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J Invest Dermatol. 2018 Nov;138(11):2322-2332. doi: 10.1016/j.jid.2018.04.036. Epub 2018 May 19.

Epidermal HMGB1 Activates Dermal Fibroblasts and Causes Hypertrophic Scar Formation in Reduced Hydration.

Author information

1
Department of Burns, The First Affiliated Hospital of Sun Yat-sen University, Guangzhou, China.
2
Department of Laser Cosmetology Center, The First Affiliated Hospital of Sun Yat-sen University, Guangzhou, China.
3
Department of Burns, The First Affiliated Hospital of Sun Yat-sen University, Guangzhou, China. Electronic address: shubin29@sina.com.
4
Department of Burns, The First Affiliated Hospital of Sun Yat-sen University, Guangzhou, China. Electronic address: qishaohaigzburns@163.com.

Abstract

HMGB1 protein is a multifunctional cytokine involved in inflammatory reactions and is known to play a key role in tissue repair and fibrosis. However, the function of HMGB1 in fibrotic skin diseases, such as hypertrophic scar formation, remains unclear. In this study, HMGB1 was detected in the nuclei of epidermal cells in normal skin and had accumulated in the cytoplasm in hypertrophic scars. By establishing a keratinocyte-fibroblast co-culture and conditional medium treatment models, we found that a reduced hydration condition increased the expression and secretion of HMGB1 in keratinocytes, subsequently activating dermal fibroblasts. HMGB1 secreted from keratinocytes activated fibroblasts by promoting the nuclear import of MRTF-A, increased the nuclear accumulation of MRTF-A/SRF complexes and consequently enhanced α-smooth muscle actin promoter activation. Moreover, blockade of advanced glycation end products or Toll-like receptor 2/4 inhibited the fibroblast activation induced by HMGB1. Finally, local delivery of HMGB1 resulted in marked hypertrophic scar formation in rabbit hypertrophic scar models, while HMGB1 blockade exerted a clear anti-scarring effect. Our results indicate that high HMGB1 levels induced by a reduced hydration status play an important role in hypertrophic scar formation, strongly suggesting that HMGB1 is a novel target for preventing scarring.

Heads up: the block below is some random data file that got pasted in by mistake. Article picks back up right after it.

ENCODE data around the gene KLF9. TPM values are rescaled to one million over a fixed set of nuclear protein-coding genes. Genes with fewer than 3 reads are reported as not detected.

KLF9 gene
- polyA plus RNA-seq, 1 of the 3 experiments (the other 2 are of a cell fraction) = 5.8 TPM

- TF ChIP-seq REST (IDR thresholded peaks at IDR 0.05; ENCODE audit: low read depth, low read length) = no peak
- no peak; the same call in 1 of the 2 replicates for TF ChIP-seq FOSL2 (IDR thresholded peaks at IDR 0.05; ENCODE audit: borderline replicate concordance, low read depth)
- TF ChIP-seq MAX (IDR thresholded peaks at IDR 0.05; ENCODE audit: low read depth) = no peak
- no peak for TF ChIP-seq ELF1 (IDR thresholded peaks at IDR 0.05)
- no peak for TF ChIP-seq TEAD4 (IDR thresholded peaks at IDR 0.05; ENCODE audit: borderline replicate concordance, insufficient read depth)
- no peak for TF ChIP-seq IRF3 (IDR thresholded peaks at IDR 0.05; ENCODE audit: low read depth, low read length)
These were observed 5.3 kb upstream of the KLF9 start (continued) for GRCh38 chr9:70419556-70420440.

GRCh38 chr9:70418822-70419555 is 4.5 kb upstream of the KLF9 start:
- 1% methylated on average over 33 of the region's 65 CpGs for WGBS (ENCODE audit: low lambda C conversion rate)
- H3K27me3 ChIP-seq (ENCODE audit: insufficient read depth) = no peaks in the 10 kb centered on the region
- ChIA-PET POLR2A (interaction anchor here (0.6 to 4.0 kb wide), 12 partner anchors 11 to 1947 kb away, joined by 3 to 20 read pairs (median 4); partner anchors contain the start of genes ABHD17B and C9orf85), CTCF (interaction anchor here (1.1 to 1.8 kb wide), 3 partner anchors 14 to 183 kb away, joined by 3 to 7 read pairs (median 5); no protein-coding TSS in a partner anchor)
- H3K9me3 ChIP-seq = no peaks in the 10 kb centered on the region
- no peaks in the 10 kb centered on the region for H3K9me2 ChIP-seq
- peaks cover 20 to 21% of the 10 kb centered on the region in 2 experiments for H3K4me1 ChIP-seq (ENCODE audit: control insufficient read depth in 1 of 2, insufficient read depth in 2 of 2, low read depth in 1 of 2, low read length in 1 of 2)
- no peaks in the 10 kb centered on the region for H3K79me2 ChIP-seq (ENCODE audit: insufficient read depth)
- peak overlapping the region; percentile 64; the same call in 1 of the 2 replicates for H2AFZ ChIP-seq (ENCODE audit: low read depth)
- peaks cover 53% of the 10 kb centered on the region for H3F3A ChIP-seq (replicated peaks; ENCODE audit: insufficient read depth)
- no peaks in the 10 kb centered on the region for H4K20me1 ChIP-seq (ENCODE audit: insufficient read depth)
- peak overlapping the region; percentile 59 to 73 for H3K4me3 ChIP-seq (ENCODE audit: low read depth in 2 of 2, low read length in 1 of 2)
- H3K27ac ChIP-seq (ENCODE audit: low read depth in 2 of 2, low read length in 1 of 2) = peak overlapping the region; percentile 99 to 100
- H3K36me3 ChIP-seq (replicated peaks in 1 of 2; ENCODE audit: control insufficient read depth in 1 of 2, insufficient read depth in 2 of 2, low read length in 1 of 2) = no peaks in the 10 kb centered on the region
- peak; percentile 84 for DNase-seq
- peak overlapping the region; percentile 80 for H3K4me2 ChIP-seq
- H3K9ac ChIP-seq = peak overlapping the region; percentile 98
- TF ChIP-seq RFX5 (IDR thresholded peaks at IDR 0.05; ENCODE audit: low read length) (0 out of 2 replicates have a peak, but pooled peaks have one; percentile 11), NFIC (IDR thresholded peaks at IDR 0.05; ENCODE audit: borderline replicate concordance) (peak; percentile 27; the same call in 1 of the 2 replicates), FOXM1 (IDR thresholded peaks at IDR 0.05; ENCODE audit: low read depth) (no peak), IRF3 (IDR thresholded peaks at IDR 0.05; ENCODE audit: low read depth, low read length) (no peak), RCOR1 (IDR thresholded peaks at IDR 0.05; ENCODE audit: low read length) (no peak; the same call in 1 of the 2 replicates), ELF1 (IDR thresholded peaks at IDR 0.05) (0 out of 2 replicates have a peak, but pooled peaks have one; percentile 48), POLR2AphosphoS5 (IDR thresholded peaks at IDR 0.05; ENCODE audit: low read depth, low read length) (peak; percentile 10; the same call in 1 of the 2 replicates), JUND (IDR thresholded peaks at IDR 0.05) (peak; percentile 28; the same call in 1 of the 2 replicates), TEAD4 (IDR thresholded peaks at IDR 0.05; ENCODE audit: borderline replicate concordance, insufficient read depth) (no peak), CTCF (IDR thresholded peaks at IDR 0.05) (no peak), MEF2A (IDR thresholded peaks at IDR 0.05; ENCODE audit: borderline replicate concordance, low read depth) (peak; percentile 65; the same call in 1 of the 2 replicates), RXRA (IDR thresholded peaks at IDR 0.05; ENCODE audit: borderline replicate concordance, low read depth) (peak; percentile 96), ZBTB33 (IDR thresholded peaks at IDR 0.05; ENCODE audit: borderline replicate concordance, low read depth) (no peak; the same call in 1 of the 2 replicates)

PMID:
29787749
DOI:
10.1016/j.jid.2018.04.036

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